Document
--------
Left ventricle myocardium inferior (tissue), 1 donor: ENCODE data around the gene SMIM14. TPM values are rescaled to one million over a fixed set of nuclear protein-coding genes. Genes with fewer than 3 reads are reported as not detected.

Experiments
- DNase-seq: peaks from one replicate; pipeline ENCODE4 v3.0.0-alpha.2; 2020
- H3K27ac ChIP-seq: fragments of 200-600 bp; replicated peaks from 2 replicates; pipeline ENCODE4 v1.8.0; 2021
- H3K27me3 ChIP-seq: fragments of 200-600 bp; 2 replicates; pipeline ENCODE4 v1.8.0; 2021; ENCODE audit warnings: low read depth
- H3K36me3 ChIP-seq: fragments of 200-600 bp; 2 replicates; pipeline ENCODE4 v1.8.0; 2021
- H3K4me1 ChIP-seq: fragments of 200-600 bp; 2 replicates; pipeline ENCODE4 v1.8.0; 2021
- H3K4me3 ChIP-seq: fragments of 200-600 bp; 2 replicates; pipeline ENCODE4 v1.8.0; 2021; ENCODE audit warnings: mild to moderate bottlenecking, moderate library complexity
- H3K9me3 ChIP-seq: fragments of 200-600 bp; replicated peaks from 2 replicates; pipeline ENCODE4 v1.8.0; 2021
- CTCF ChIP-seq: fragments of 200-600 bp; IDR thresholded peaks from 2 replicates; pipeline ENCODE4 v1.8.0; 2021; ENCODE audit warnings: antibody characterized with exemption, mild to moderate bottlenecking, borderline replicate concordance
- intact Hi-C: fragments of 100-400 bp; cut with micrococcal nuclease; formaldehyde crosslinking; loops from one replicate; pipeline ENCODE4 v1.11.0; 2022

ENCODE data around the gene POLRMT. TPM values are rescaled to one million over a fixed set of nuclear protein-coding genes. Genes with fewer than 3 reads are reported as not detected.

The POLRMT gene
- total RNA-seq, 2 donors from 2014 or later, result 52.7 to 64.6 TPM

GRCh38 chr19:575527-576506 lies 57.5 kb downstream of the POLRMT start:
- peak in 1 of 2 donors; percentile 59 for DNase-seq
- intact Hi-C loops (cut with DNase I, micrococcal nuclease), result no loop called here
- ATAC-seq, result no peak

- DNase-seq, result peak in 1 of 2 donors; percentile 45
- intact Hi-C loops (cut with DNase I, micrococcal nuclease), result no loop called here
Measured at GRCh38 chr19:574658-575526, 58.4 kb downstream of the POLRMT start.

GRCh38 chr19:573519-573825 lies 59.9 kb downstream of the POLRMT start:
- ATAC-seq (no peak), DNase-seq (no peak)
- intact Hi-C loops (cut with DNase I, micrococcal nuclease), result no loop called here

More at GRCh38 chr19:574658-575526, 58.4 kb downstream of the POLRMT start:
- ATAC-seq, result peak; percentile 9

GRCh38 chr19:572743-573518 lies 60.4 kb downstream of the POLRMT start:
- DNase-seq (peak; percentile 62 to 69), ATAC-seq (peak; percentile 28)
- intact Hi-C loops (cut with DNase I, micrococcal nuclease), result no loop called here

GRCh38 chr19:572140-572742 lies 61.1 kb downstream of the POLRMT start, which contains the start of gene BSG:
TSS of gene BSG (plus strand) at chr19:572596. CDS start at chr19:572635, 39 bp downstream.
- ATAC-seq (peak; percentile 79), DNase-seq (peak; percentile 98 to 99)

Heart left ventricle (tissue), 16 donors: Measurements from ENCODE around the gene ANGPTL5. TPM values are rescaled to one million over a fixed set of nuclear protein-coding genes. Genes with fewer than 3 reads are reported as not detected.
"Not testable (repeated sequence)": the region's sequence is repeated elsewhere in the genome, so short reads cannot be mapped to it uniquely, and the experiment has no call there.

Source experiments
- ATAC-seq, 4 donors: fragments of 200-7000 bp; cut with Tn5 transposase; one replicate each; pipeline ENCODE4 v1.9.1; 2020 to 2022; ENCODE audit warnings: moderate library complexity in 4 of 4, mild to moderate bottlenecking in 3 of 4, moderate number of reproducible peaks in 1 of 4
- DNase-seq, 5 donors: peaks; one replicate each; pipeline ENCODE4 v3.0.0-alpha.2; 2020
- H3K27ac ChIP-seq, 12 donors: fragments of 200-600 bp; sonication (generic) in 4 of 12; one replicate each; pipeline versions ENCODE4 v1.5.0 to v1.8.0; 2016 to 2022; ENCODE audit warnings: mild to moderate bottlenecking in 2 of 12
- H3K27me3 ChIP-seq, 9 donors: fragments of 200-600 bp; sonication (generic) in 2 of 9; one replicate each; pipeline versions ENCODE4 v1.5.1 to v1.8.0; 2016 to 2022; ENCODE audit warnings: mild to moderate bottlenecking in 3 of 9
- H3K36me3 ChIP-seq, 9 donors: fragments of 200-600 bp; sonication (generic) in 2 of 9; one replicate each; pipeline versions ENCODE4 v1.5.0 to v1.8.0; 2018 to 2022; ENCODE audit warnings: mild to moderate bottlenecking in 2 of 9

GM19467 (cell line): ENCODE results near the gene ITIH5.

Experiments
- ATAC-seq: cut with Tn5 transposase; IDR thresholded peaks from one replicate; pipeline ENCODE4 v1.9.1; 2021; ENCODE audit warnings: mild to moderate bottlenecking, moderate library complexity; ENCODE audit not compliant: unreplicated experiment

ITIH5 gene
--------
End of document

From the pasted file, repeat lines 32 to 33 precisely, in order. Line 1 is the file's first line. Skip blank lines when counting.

- ATAC-seq (peak; percentile 79), DNase-seq (peak; percentile 98 to 99)

Heart left ventricle (tissue), 16 donors: Measurements from ENCODE around the gene ANGPTL5. TPM values are rescaled to one million over a fixed set of nuclear protein-coding genes. Genes with fewer than 3 reads are reported as not detected.